Tuesday, November 5, 2013

The demise of Glassfish is a great opportunity...for you to discover Dropwizard

Perusing through my Java RSS feed this morning, I saw a couple of posts about the death of Glassfish since Oracle has removed commercial support for it. And the predictable lament of how Oracle is hurting the Java community.

The reality is that this is a good thing.

In 2013, no new Java server-side project should use a stand-alone servlet container or application server.  You should all be using Dropwizard instead:

http://dropwizard.io

If you need to wrap your app in a WAR file and drop it somewhere else to be run, then you are doing the wrong thing.

Node.js programmers don't wrap their servers in any sort of WAR file equivalent. Neither does Go (all of Google Downloads runs directly of the Go standard net/http library), nor Python (Twisted/Tornado, etc). They all run their web apps directly, running production grade HTTP libraries. Nothing stops Java programmers from doing the same...and Dropwizard makes it happen.

We have been using Dropwizard for all of our applications for about a year now. Our apps restart instantly while coding (none of this compile to WAR, redeploy WAR nonsense any more).

The productivity boost is huge. Dropwizard adoption has spread like wildfire at my company, pretty much every team that has been exposed to it has ditched their stand-alone Tomcat instance and started converting.

I've prepared a simple set of slides (for a talk I've given at the JUG and the Houston TechFest 2013) on why Dropwizard is the greatest thing to happen to Java since Lombok and Lambdas:

http://www.slideshare.net/JacekFurmankiewicz/dropwizard-spring

I also have a sample app that shows how to integrate Dropwizard, Spring, Spring Security, test it with Cucumber BDDs and wrap it in RPMs or DEBs to easily deploy as daemons on Linux:

https://github.com/jacek99/dropwizard-spring-di-security-onejar-example


Leave the legacy of WAR behind...once you try Dropwizard, you will never go back.

It is the future of Java server side development...today.


Wednesday, May 8, 2013

Fixing menu editing in XFCE on Fedora 18

Having recently switched to Fedora on one of my machines, I installed the XFCE remix. It works wonderful with Compiz and restores Linux desktop to its proper traditional glory :-)

However, the 'Edit Main Menu' functionality is broken, since it relies on a GNOME package that is not installed by default. If you press on 'Add New Item' in the menu editor nothing happens...but this error shows up in the logs

  File "/usr/lib/python2.7/site-packages/Alacarte/MainWindow.py", line 276, in on_new_item_button_clicked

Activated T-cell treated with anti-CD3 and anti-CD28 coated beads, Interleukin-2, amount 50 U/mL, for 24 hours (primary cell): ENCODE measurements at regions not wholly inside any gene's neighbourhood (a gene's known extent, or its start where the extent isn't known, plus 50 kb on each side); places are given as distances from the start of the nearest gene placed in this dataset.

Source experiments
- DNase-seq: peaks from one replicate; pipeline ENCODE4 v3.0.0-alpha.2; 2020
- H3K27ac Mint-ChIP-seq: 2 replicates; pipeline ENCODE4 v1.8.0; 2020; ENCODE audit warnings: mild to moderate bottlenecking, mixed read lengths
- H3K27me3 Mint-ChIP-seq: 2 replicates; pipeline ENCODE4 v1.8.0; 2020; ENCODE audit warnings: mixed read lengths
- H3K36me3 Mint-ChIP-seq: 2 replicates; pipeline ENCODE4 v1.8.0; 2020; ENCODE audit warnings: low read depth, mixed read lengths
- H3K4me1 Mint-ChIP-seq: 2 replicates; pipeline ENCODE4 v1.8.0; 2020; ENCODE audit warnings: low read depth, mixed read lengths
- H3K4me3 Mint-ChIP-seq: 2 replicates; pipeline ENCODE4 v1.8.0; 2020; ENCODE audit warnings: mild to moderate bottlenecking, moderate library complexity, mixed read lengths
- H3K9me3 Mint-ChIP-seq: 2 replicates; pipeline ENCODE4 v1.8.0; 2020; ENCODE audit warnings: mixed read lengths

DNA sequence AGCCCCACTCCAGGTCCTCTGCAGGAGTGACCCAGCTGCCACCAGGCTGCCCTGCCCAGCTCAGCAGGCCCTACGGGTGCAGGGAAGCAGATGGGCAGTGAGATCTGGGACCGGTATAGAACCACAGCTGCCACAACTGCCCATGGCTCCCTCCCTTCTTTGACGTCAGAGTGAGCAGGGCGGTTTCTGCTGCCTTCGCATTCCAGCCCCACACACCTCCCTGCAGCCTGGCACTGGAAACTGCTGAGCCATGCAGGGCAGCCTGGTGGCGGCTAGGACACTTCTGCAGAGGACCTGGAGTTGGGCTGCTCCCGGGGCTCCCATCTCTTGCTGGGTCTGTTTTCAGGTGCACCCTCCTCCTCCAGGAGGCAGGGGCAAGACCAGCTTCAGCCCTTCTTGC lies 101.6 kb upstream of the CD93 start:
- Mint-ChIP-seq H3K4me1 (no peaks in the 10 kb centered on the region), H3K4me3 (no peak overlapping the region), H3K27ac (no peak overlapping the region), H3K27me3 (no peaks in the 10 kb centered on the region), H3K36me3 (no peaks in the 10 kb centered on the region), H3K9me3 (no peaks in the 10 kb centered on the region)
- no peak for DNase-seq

process = subprocess.Popen(['gnome-desktop-item-edit', file_path], env=os.environ)
  File "/usr/lib64/python2.7/subprocess.py", line 679, in __init__
    errread, errwrite)
  File "/usr/lib64/python2.7/subprocess.py", line 1249, in _execute_child
    raise child_exception
OSError: [Errno 2] No such file or directory
All you have to do is to symlink the missing GNOME app to its XFCE equivalent and everything works again
cd /usr/bin
sudo ln -s exo-desktop-item-edit gnome-desktop-item-edit
And everything works again. Alacarte will now open the XFCE menu editor for menu items.

I can add my favorite IDE directly into main menu again :-)


Wednesday, August 22, 2012

MATE : Linux desktop is sane again (good riddance GNOME Shell)

I've finally gotten around to reinstalling my laptop with Mint 13. After a few months of various flavors of XFCE (which I liked and I commend that project for their fine work), I finally decided to check out MATE 1.4 (the GNOME 2 fork).

It was like seeing an old friend.

Everything just made sense again.
Everything just worked.
Everything looked great.
Everything was where I wanted it to be and I could customize it quickly in a logical way (without having to download 15 extensions from a website, unlike in GNOME Shell).

And if I want great keyboard navigation...without the need for overlay...all I need to do is install GNOME Do (which still beats GNOME Shell and Ubuntu Unity by a wide margin in terms of response and ease of use).

So to all the haters who claim "MATE should just die, GNOME 3 is the way to go"...all I can say, is that we users like to vote with our feet.

And my feet are firmly back in MATE.

Thank you to the MATE team for all their hard work and to Linux Mint for supporting them so early on so that this project had a chance to get off the ground.

And the Linux desktop is sane again :-)



P.S. I am running MATE on Fedora 17 as well, my main work desktop. Not quite as polished as the Mint version, but all the good comments still apply: http://wiki.mate-desktop.org/download#fedora

And here is the Fedora screenshot:

 

Tuesday, June 21, 2011

Xfce 4.8 & Xubuntu 11.04: the cure for the GNOME blues?

I think we can all agree that the latest 11.04 release of Ubuntu is their weakest in recent history. From a myriad of installation problems (I have not been able to install it successfully on any of my 3 different Dell/Lenovo laptops) to the unfinished and unpolished Unity interface...the problems just keep piling up.

I had a go at Fedora 15 and GNOME 3.0 as well...I needed a couple of Advil to wash down the pain of that experience. It may become something one day...but right now it's just a confusing mess.

So I crossed the Rubikon and went Xubuntu with Xfce 4.8...a really positive surprise.

Works like a proper desktop environment, light, fast, the panels are greatly improved (and better than GNOME 2.0 at this point already), etc...

I've been on Xfce 4.8 for a few weeks now across my different laptops...and it's been a pretty smooth ride. Watch out GNOME and KDE...there is a new game in town.

And Xfce 4.8 actually seems to deliver what us Linux users want.

P.S. Here's my basic Xubuntu setup with a Unity-like single panel on the side and Chrome as the default browser